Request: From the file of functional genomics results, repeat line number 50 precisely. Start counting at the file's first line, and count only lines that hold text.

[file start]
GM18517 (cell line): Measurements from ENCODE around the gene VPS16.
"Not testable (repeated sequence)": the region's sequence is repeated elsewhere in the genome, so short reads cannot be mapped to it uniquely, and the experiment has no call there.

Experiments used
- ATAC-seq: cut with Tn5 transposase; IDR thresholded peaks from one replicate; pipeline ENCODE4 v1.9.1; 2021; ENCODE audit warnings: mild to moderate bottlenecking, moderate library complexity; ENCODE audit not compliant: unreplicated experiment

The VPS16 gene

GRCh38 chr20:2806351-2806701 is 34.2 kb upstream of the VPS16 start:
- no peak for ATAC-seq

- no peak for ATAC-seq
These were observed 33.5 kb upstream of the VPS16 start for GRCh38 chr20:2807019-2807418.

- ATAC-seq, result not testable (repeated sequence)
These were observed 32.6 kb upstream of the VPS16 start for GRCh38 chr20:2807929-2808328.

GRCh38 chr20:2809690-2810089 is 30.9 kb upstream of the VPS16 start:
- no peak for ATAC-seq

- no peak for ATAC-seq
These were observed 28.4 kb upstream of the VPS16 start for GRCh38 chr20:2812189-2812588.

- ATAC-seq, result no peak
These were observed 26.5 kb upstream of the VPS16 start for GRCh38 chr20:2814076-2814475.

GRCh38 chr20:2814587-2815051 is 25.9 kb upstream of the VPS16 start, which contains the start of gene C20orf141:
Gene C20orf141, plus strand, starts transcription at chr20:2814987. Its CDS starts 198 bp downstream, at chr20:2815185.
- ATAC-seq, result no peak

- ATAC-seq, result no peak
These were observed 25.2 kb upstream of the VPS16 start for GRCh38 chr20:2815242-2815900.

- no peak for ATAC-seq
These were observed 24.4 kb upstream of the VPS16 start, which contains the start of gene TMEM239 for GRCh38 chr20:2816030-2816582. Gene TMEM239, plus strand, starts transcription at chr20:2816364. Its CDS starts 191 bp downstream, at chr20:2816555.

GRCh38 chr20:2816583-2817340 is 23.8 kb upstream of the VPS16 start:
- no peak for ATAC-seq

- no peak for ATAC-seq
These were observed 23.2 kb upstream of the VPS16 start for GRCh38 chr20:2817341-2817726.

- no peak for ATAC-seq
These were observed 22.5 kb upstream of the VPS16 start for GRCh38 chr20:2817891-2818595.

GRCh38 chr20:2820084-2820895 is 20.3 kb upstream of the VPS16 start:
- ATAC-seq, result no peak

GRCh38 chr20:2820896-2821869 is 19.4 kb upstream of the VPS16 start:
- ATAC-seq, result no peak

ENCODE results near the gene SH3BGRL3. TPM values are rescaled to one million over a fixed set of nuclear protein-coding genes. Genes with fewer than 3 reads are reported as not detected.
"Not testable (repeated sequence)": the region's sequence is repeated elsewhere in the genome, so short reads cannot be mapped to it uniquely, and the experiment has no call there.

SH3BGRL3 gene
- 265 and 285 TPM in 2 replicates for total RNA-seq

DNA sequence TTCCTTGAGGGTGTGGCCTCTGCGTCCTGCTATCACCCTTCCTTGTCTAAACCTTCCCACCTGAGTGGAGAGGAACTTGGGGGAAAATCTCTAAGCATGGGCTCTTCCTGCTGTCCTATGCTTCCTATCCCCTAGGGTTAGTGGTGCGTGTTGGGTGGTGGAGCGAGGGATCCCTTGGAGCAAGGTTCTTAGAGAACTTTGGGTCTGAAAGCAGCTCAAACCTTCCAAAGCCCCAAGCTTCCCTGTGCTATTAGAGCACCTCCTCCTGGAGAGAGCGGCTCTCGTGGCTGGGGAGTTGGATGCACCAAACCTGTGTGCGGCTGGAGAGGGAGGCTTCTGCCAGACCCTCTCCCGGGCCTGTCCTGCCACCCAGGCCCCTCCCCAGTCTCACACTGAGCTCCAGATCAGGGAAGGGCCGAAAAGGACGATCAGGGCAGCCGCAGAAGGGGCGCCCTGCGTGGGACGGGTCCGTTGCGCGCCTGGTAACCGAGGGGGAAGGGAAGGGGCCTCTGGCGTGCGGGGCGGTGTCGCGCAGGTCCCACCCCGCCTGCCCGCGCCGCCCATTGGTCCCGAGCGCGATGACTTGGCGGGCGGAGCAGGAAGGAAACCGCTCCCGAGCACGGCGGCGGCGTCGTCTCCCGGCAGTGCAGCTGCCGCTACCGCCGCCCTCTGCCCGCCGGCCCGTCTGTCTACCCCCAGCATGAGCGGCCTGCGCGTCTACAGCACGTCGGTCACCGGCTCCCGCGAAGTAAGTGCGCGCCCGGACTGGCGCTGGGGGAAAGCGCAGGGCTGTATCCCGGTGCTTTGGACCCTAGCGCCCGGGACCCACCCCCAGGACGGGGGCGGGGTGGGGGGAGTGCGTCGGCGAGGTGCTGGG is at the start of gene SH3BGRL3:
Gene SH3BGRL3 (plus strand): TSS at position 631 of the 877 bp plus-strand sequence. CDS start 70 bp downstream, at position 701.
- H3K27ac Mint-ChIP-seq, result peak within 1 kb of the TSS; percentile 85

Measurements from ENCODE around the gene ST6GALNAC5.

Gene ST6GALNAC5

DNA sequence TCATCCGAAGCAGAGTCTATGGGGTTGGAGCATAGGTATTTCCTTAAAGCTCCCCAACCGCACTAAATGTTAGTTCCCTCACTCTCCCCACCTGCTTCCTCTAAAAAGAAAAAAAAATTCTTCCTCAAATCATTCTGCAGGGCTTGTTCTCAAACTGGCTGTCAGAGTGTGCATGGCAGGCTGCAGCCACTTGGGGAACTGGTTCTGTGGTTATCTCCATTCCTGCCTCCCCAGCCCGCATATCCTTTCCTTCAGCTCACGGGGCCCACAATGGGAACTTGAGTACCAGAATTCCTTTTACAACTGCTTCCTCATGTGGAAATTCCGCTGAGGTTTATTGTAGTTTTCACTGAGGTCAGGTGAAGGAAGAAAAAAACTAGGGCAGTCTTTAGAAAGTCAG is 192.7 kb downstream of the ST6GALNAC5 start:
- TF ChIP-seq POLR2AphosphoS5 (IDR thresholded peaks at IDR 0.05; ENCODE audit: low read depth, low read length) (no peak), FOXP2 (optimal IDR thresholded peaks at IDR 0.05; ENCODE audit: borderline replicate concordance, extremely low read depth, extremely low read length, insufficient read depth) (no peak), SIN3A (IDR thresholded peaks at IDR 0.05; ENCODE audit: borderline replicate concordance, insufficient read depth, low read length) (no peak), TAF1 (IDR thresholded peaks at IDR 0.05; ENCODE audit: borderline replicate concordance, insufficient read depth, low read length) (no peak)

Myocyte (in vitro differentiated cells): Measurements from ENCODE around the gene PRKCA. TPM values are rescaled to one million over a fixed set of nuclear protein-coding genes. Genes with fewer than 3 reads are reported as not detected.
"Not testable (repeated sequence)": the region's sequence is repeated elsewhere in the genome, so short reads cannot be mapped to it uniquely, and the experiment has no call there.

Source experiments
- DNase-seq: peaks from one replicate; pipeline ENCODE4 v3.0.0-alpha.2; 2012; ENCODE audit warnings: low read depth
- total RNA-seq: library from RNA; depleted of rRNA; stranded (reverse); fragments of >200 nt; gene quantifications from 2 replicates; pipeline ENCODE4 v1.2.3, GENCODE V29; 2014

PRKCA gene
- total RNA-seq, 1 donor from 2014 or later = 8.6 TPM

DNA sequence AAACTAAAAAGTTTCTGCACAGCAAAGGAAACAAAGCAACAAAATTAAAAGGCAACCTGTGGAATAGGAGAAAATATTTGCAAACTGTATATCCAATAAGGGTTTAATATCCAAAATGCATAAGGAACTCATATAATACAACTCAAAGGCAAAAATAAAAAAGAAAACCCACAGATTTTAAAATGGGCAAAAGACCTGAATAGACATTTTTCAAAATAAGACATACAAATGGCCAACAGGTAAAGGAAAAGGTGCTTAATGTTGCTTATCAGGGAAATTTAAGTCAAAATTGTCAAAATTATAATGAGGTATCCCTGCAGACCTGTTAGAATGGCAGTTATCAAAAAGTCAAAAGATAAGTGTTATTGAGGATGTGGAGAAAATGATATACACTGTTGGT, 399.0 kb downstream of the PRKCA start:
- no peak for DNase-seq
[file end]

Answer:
- total RNA-seq: library from RNA; depleted of rRNA; stranded (reverse); fragments of >200 nt; gene quantifications from 2 replicates; pipeline ENCODE4 v1.2.3, GENCODE V29; 2014